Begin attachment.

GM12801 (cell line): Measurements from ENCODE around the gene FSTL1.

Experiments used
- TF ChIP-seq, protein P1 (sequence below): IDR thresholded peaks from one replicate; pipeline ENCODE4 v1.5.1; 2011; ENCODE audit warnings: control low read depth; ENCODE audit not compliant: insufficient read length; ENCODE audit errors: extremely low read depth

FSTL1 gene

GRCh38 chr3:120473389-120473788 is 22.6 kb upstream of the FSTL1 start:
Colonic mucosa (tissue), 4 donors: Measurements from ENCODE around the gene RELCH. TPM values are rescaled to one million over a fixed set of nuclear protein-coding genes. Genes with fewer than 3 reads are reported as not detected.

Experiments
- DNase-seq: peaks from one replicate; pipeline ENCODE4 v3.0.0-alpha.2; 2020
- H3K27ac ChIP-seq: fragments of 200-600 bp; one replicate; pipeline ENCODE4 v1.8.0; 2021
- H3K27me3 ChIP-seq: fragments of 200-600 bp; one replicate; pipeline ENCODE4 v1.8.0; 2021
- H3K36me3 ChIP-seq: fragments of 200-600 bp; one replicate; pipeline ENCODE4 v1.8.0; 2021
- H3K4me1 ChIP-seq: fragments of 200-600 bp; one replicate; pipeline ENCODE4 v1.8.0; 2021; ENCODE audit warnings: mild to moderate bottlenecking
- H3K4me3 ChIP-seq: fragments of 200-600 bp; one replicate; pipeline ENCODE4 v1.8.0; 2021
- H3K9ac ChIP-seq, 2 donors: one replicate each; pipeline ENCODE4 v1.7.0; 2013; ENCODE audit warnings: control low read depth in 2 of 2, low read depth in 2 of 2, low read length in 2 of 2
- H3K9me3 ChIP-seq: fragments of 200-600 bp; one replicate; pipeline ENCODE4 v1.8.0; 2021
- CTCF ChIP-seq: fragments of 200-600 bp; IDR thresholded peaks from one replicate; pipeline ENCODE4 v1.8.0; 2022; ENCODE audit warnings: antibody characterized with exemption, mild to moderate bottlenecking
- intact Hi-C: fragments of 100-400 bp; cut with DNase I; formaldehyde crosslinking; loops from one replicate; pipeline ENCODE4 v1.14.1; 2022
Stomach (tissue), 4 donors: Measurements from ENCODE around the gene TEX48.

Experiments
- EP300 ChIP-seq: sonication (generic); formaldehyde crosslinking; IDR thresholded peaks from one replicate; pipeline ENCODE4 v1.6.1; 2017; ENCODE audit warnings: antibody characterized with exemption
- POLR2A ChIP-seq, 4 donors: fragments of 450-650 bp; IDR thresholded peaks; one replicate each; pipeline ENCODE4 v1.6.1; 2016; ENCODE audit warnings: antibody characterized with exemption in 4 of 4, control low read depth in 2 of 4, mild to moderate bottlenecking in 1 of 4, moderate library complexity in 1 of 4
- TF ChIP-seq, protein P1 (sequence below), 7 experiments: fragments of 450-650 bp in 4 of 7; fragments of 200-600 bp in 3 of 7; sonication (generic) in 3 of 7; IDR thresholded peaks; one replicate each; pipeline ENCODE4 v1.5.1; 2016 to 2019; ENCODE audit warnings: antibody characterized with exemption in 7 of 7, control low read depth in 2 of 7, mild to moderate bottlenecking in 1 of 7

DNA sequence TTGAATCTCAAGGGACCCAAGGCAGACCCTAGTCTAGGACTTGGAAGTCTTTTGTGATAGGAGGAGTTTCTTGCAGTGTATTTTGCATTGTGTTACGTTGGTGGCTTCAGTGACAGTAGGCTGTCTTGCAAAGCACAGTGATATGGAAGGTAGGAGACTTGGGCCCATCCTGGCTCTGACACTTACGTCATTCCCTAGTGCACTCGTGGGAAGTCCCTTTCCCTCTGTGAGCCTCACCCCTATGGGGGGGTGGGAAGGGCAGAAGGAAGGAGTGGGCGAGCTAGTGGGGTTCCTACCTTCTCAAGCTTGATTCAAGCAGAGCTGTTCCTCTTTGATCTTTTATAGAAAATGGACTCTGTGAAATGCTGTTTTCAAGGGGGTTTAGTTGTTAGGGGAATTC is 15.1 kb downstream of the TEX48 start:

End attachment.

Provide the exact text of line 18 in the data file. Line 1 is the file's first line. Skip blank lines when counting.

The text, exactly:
Stomach (tissue), 4 donors: Measurements from ENCODE around the gene TEX48.